Expected full-year load factor for cruises of 75%

Management is pleased with a load factor – a measure of how well its cruise ships are filled – of 75%, but it does not sound exciting given relatively smaller liners are involved. The 2023/24 cruise season is said to be “well ahead of expectations” at 34% booked. 

When Saga cites “holidays expected to report a small first-half-year loss albeit much improved on the prior year” it needs to be clear whether they’re referencing cruise tours or other holidays, or both. 

It is crucial to know just how well the cruise operations are doing, plus their sensitivity to higher oil, as they provide leverage for Saga equity – and what is now in its value equation. 

Possibly, the stock has been dragged down with all other consumer-related businesses but, lacking some aspects of clarity, I suspect it is why the share price continues to ease back towards October 2020’s low at around 130p. 

No firm case for investment value exists because higher living costs may result in insurance customer attrition, and cruising profits are speculative according to medium-term demand versus energy costs. 

Yes, there has been pent-up demand for travel as Covid has abated, but even that may change as infections soar once again. Will enough older folks want to commit to going on a premium holiday if Covid continues to rise heading into this autumn? 

Stagflation could cause even well-off older people to pause spending, although a recession could be what is required to reduce oil prices.  

While Russia remains antagonistic, its oil & gas sales substantially embargoed by all but a few countries, it is otherwise hard to envisage energy/fuel prices de-rating.  

Saga - financial summary   
Year end 31 Jan

Revenue (£ million)901963871860842797338377
Operating margin (%)12.618.322.221.0-16.0-37.7-18.1-6.2
Operating profit (£m)114176194181-135-301-61.2-23.5
Net profit (£m)-134141157139-162-313-67.8-28.0
Reported EPS (p)117180191179-198-382-67.0-20.1
Normalised EPS (p)12918319318551.5-56.3-17.3-15.2
Operating cashflow/share (p)212183169164181112-77.533.3
Capital expenditure/share (p)
Free cashflow/share (p)17614211564.1104-248-35919.8
Dividend/share (p)56.098.411612354.617.80.00.0
Earnings cover (x)
Cash (£m)19910710983.212397.9102227
Net debt (£m)499461379373347565721705
Net asset value (£m)9841,0881,1951,226961588681653
Net asset value/share (p)1,2101,3301,4601,4951,170716486465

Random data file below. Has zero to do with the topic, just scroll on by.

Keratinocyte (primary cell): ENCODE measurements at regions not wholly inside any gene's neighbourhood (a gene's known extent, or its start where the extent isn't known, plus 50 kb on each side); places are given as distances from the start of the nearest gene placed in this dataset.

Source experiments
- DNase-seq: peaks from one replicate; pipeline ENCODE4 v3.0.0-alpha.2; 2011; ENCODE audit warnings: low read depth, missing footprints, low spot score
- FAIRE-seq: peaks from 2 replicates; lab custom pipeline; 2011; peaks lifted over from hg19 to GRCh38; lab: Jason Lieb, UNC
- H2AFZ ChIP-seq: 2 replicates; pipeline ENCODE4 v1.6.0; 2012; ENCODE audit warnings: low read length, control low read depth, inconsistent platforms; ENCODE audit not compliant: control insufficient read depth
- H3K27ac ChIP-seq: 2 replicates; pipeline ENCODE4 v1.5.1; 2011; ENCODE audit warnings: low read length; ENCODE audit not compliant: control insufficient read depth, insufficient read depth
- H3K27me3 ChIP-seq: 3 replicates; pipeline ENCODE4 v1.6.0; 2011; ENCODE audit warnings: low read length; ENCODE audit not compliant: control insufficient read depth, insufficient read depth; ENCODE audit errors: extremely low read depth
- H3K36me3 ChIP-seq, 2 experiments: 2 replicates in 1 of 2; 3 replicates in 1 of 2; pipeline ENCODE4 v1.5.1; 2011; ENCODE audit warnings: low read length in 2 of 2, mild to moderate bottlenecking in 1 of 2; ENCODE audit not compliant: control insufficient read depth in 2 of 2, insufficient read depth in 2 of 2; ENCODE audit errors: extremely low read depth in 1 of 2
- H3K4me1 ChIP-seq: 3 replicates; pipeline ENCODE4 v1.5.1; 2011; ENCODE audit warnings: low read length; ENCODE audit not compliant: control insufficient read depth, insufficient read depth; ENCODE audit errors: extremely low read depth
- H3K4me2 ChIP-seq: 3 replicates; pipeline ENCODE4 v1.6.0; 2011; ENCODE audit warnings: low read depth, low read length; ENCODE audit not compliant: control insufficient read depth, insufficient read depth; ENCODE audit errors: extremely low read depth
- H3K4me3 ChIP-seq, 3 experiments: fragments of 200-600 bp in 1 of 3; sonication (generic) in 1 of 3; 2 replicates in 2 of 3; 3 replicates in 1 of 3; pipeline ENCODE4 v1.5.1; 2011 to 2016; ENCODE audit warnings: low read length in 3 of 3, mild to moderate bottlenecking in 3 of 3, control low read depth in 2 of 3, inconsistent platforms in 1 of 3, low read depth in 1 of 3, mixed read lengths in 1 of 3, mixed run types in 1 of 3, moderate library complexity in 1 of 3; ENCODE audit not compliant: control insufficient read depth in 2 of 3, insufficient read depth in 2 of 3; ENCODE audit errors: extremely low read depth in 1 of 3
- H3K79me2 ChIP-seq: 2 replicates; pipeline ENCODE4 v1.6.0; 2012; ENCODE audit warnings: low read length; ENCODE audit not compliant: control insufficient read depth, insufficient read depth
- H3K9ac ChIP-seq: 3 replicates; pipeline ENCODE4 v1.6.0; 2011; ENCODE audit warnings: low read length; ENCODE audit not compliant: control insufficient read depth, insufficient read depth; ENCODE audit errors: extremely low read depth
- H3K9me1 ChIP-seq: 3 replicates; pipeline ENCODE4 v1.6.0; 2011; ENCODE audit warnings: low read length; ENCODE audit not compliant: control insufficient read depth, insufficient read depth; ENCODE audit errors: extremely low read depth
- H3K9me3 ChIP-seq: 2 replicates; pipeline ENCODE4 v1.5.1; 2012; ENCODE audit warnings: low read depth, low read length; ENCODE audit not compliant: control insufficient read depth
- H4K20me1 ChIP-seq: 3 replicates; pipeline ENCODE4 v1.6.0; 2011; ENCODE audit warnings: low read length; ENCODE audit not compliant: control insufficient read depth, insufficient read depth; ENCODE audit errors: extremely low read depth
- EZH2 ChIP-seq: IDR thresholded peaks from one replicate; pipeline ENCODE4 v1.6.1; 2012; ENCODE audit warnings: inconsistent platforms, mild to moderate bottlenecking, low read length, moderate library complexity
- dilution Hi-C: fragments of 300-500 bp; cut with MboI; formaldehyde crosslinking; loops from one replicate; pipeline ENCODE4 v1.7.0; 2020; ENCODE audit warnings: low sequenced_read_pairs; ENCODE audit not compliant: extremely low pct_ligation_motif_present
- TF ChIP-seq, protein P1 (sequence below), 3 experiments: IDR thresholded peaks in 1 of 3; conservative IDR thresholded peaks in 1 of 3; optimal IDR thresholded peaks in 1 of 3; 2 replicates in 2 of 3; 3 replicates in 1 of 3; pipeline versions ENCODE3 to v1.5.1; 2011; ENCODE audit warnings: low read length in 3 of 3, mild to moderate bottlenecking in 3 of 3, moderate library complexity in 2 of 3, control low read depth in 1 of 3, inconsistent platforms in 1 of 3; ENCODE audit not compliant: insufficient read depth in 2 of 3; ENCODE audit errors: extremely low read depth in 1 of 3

Source: historic company REFS and company accounts

Net gearing of 109% is high but manageable 

The 31 January balance sheet cited £227 million cash and £936 million financial liabilities - note 30 of the report broke it down as £400 million bonds and £516 million ship loans. 

The ship loans are being paid down by instalments up to June 2031 and September 2032; and are the only debt to which covenants apply. 

Within the bonds, £250 million at a 5.5% fixed rate of interest is repayable in July 2026.  

Barring some kind of catastrophe, Saga should be able to navigate its debt repayments. Its equity is not exposed like peer company Carnival (LSE:CCL) with 440% net gearing. 

Where is there a prop for the shares?   

The debt repayments appear to thwart a resumption of dividends unless any improvement in trading proves sustainable, and any sense of asset-backing assumes recognising an extent of goodwill. Goodwill comprised £719 million at 31 January, and there were also £47 million intangibles within £653 million net assets (465p a share). Otherwise, Saga has negative net tangible assets. Perhaps something should indeed be recognised for brand value, if hard to quantify. 

Everything therefore rests on an improvement in Saga’s commercial story, where shareholders may respect “steady as she goes” progress. More grist is needed, although the consumer environment is deteriorating. 

Possibly, the stock bumps along in months ahead and the wider market attempts to begin pricing for economic recovery later this year. In this scenario then, yes, averaging into Saga now would pay off. 

Regime change in Russia might improve energy supply, but if recession lies ahead and war on Europe’s fringe inhibits any significant drop in fuel prices, Saga’s mixed narrative is liable to persist. For patient investors: Hold.  

Edmond Jackson is a freelance contributor and not a direct employee of interactive investor.